Harry Reid Worried About 'Karl Rove And 17 Angry Old White Men' Buying The Election

FILE - In this Sept. 19, 2012 file photo, Senate Majority Leader Harry Reid of Nev. speaks with reporters on Capitol Hill in
FILE - In this Sept. 19, 2012 file photo, Senate Majority Leader Harry Reid of Nev. speaks with reporters on Capitol Hill in Washington. At the top of their roosts in Washington, leaders of Congress are, as usual, turning out to be niche players on the national campaign stage. More junior House and Senate leaders are out campaigning and raising money as well _ not just to win this year's races, but to shore up rank and file support for when it's their turn to run for the top jobs on Capitol Hill. (AP Photo/J. Scott Applewhite, File)

Senate Majority Leader Harry Reid (D-Nev.), a former boxer, isn't one to let a few bruised ribs take the fight out of him.

Still feeling the after-effects of a recent car accident, Reid sat down with the editorial board of the Las Vegas Review Journal and explained that one of his biggest worries about the upcoming election was the power of the moneyed interests supporting GOP presidential candidate Mitt Romney.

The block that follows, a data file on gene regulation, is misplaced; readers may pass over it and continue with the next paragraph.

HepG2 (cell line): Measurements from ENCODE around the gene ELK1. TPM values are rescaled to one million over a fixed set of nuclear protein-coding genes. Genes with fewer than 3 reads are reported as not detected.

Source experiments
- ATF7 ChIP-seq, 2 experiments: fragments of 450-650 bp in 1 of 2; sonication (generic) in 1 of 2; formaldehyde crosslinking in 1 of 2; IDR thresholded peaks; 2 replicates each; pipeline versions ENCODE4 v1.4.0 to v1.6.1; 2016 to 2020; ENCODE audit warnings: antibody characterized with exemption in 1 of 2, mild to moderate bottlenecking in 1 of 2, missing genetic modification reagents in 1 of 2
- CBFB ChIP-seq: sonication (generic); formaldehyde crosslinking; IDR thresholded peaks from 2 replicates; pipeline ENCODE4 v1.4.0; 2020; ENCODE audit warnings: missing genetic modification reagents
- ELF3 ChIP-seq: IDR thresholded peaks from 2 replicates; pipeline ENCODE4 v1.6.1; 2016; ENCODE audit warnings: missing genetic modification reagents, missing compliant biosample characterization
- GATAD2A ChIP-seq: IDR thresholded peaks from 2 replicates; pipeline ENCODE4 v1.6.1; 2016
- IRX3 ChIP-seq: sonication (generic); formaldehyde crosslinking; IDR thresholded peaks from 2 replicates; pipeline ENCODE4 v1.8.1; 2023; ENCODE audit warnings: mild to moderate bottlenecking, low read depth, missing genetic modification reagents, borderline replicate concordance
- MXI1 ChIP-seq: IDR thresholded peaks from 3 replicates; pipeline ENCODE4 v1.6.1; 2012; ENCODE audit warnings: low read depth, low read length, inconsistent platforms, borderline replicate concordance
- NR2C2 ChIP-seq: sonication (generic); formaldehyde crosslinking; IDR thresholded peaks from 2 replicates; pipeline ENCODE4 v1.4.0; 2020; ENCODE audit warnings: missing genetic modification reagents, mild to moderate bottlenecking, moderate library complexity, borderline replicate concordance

"My concern is that Karl Rove and 17 angry old white men are trying to buy the election. And that's the truth," Reid told the Review Journal. "You have [Las Vegas Sands casino billionaire Sheldon] Adelson, the Koch brothers [billionaires David and Charles]. You have [billionaire Harold] Simmons of Texas. They are literally trying to buy the election. Think about this. The day after the election, Karl Rove sits down and talks to …the 17 angry old white guys and says, 'Hey, listen guys, we just bought America. And we're still rich.' That's the concern that we all have."

The men Reid listed are all top contributors to super PACs that support Romney's campaign.

Thanks to the Supreme Court's Citizens United ruling, individuals, corporations and unions can spend unlimited money on attempts to influence elections. And spend they have, to the tune of more than $650 million this cycle.

Pro-Romney super PAC Restore Our Future announced earlier this month that it raised $20 million in the first half of October, half of it from Adelson alone.

Reid has been a tireless Romney detractor throughout the general election. Earlier this month, Reid described himself as a "one-man wrecking crew" set on getting Romney to release additional years of tax documents. Romney, Reid charged, was a “plastic man" who "changes his position every chance he gets."



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